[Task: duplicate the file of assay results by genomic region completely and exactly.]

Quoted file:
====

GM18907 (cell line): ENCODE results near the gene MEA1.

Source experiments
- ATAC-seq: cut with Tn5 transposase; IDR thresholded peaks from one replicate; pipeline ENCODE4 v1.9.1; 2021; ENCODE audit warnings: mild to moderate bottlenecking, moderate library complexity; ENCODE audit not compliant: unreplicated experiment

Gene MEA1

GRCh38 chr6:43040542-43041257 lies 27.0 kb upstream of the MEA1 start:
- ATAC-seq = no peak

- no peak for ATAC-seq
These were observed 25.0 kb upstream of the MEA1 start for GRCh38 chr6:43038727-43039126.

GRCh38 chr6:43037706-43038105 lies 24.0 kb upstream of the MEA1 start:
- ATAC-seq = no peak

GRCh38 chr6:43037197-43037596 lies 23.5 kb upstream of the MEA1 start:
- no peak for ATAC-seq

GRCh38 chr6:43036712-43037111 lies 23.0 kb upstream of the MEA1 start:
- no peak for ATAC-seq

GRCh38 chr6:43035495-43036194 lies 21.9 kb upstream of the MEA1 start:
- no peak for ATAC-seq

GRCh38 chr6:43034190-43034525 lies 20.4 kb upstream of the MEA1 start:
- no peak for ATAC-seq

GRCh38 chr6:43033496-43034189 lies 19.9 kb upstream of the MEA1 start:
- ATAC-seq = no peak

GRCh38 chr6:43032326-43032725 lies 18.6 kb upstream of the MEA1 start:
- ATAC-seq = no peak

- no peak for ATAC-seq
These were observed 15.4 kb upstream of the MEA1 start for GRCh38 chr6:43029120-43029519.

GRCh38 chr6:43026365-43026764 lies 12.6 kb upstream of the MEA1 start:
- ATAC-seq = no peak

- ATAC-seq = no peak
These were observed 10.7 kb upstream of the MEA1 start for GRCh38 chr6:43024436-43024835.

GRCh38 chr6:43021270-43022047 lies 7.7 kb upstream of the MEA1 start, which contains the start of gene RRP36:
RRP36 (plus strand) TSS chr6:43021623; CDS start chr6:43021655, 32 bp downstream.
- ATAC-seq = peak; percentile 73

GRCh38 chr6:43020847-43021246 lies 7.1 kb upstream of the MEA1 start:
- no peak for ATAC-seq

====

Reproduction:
GM18907 (cell line): ENCODE results near the gene MEA1.

Source experiments
- ATAC-seq: cut with Tn5 transposase; IDR thresholded peaks from one replicate; pipeline ENCODE4 v1.9.1; 2021; ENCODE audit warnings: mild to moderate bottlenecking, moderate library complexity; ENCODE audit not compliant: unreplicated experiment

Gene MEA1

GRCh38 chr6:43040542-43041257 lies 27.0 kb upstream of the MEA1 start:
- ATAC-seq = no peak

- no peak for ATAC-seq
These were observed 25.0 kb upstream of the MEA1 start for GRCh38 chr6:43038727-43039126.

GRCh38 chr6:43037706-43038105 lies 24.0 kb upstream of the MEA1 start:
- ATAC-seq = no peak

GRCh38 chr6:43037197-43037596 lies 23.5 kb upstream of the MEA1 start:
- no peak for ATAC-seq

GRCh38 chr6:43036712-43037111 lies 23.0 kb upstream of the MEA1 start:
- no peak for ATAC-seq

GRCh38 chr6:43035495-43036194 lies 21.9 kb upstream of the MEA1 start:
- no peak for ATAC-seq

GRCh38 chr6:43034190-43034525 lies 20.4 kb upstream of the MEA1 start:
- no peak for ATAC-seq

GRCh38 chr6:43033496-43034189 lies 19.9 kb upstream of the MEA1 start:
- ATAC-seq = no peak

GRCh38 chr6:43032326-43032725 lies 18.6 kb upstream of the MEA1 start:
- ATAC-seq = no peak

- no peak for ATAC-seq
These were observed 15.4 kb upstream of the MEA1 start for GRCh38 chr6:43029120-43029519.

GRCh38 chr6:43026365-43026764 lies 12.6 kb upstream of the MEA1 start:
- ATAC-seq = no peak

- ATAC-seq = no peak
These were observed 10.7 kb upstream of the MEA1 start for GRCh38 chr6:43024436-43024835.

GRCh38 chr6:43021270-43022047 lies 7.7 kb upstream of the MEA1 start, which contains the start of gene RRP36:
RRP36 (plus strand) TSS chr6:43021623; CDS start chr6:43021655, 32 bp downstream.
- ATAC-seq = peak; percentile 73

GRCh38 chr6:43020847-43021246 lies 7.1 kb upstream of the MEA1 start:
- no peak for ATAC-seq